Current EHR de-identified police data can affect decades of patients medical data jealously guarded
The strict confidentiality to which medical service providers are subject has always been fundamental as regards patient health records, and data is jealously guarded in what is commonly called the patient’s paper chart or medical history. With the universal emergence of electronic health records (EHR), defined as “a digital version of a patient’s paper chart. EHRs are real-time, patient-centered records that make information available instantly and securely to authorized users”, several measures have been implemented to maintain these criteria. Nevertheless, in 2019, we published an article about “Google’s ‘Project Nightingale’, in which we discussed the massive violation of the right to privacy of patient data. The news “caused great distrust in the American health system…” (Read the full article HERE)
Now, a recent article published in the American journal NEJM (June 5, 2021) written by Kenneth Mandl, director of the computational health informatics program at Boston Children’s Hospital and Eric Perakslis, with similar experience in the field, reports that “The permissible sharing of patient data among health care organizations and their business associates for treatment, payment, and operations purposes has led to a torrent of electronic health records (EHR) data flowing out of health care provider silos”.
What kind of financial interest does access to these records hold for third parties? The files with detailed patient data show the patient’s illness, how they were treated, and the results obtained with different treatments and care. Taken as a whole, this data is a valuable resource to medical research. With the generalized EHR and the current practice of selling digital data, under certain provisions of the Health Insurance Portability and Accountability Act (HIPAA), health care organizations are able to give or sell this data to research partners after removing 18 specific identifiers data (age, phone number, sex, names, ethnicity, civil status and so on). They are allowed to use this “de-identified” data without patient consent or even tell them about it.
In this respect, the aforementioned article says “Organizations that don’t qualify as business associates under HIPAA nay also gain access to and use de-identified data sets. Such policies have enabled the rise of a multibillion-dollar industry comprising dozens of heath-data aggregation companies and hundreds of more companies producing tools and technologies that aggregate, link and monetize EHR data […] It is ironic that although patients (and their physicians) still have difficulty obtaining complete medical record information in a timely fashion, the HIPAA Privacy Rule permits massive troves of patients’ digital health data to traverse the medical-industrial complex unmonitored and unregulated”. The rule is founded on the principle of the interest of the patient and public benefit supporting medical research.
The authors go on to say that assembling vast data can help support the public good, but markets that use the patient data for secondary use do not always follow the aforementioned principles. “For example, a data-aggregation company might target physicians and patients for pharmaceutical detailing, which could drive up drug prices and result in overprescribing”. They also highlight the objective risk that the personal data of unidentified patients could be discovered using digital means. This possibility alone should require the informed consent of each patient.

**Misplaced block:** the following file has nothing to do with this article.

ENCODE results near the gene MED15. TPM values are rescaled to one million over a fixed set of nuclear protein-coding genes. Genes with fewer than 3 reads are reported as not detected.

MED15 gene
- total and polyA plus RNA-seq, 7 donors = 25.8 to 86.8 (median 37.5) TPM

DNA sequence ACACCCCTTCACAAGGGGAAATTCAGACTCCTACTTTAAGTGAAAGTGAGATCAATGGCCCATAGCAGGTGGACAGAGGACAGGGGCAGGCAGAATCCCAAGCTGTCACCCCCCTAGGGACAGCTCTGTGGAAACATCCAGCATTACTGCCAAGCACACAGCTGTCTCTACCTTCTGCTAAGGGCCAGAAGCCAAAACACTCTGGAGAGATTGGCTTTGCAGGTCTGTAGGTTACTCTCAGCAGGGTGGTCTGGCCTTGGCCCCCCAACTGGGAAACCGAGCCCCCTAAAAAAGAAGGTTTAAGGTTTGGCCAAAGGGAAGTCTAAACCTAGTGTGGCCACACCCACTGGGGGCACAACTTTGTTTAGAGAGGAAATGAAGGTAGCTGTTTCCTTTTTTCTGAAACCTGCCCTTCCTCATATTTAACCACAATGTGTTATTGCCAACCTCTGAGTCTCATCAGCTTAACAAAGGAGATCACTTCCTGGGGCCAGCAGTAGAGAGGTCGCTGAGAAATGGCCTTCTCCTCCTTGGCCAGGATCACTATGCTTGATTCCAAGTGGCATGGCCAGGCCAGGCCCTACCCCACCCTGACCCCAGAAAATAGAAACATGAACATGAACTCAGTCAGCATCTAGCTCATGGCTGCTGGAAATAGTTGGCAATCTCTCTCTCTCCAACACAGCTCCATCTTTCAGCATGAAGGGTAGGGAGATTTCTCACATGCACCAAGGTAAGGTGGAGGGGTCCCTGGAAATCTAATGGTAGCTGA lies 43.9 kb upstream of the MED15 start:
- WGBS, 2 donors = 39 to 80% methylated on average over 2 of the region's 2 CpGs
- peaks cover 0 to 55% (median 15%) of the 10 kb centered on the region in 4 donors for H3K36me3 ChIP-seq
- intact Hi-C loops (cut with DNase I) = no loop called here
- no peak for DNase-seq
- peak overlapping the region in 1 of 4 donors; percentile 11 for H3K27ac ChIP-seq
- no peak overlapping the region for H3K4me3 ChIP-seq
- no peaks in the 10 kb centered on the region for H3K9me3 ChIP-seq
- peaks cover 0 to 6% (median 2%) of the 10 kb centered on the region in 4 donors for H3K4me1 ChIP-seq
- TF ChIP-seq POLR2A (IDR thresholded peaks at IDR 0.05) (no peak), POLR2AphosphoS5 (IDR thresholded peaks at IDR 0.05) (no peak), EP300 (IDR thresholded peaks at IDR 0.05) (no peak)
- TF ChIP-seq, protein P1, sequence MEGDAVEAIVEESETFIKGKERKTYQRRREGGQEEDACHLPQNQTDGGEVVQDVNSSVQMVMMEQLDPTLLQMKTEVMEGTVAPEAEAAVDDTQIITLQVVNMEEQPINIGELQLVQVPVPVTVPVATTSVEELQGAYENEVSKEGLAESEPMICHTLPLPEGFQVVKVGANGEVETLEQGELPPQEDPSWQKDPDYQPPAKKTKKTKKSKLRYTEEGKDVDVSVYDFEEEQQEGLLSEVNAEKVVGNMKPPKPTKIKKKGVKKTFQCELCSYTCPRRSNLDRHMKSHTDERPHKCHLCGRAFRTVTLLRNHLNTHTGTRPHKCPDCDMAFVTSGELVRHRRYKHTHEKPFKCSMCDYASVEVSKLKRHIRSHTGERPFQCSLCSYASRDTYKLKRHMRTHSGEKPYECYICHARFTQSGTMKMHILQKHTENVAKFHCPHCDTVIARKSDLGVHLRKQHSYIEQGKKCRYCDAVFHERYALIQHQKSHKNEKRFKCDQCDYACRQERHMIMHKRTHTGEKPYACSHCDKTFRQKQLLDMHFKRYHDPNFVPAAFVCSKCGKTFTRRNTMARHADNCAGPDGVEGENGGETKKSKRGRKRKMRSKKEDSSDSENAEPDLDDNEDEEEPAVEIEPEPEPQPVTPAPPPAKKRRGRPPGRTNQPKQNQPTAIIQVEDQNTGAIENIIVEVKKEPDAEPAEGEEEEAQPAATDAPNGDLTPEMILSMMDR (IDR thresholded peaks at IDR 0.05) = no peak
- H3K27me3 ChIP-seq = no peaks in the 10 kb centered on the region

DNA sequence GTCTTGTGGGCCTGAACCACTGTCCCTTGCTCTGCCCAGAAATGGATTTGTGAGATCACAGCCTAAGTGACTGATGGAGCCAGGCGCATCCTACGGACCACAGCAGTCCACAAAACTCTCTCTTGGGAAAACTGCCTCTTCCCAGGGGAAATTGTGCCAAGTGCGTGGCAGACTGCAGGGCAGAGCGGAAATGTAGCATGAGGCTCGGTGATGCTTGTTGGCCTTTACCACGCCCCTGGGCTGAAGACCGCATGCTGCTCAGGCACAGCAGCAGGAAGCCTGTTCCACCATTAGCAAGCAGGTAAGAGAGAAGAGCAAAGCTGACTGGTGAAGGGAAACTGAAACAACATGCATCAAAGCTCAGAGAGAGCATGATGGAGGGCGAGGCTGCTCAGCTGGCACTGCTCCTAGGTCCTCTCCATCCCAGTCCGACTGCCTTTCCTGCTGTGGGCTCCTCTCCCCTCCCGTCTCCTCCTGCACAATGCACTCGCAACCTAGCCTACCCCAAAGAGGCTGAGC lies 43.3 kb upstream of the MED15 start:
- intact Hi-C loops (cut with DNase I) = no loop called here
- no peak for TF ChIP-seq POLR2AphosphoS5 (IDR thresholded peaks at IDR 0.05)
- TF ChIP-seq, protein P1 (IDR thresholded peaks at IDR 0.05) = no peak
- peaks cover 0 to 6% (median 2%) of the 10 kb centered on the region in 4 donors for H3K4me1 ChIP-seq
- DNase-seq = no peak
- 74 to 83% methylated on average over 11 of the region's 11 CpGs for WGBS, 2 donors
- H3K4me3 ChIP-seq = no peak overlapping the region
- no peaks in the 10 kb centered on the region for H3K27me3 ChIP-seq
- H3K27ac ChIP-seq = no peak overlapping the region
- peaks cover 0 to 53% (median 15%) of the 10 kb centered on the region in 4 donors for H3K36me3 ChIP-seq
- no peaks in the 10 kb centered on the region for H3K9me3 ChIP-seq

We transcribe the authors’ qualified opinion on this particular issue with objective bioethical implications.
“Moreover, although the deidentification process is often treated as infallible, it is not. Nor is a particular method required for monitoring the success of deidentification efforts. Even after many deidentification-related processes, individual patients can potentially be reidentified on the basis of only a handful of attributes (read the study cited HERE). Deidentification technologies relying on encryption could be vulnerable to future advances in computing. In the absence of contractual controls governing data produced by a covered entity and shared with a business associate, if something goes wrong, only patients are harmed; the United States doesn’t have a comprehensive data privacy law, and none of the various privacy-related laws or regulations protects patients from the potentially harmful use of de-identified data. There is no duty to report instances in which data have been reidentified or linked to external data sources, such as financial records, and patients have little or no opportunity for redress in cases of reidentification (read the study cited HERE)”.
The article continues, reporting that research involving de-identified data is generally conducted without institutional review board oversight.
EHR de-identified police can put the credibility of the health care system in danger
The authors end this interesting article by suggesting some technical measures to avoid the aforementioned risks for patients and propose an update to the HIPAA Privacy Rule that was made prior to the current development of digital medicine and EHRs.
From personalist bioethics, the current and future problems detailed in the article – which threaten patients’ right to privacy – must be prevented with adequate patient consent. The US Administration must change its policies to protect patient privacy on such a delicate subject.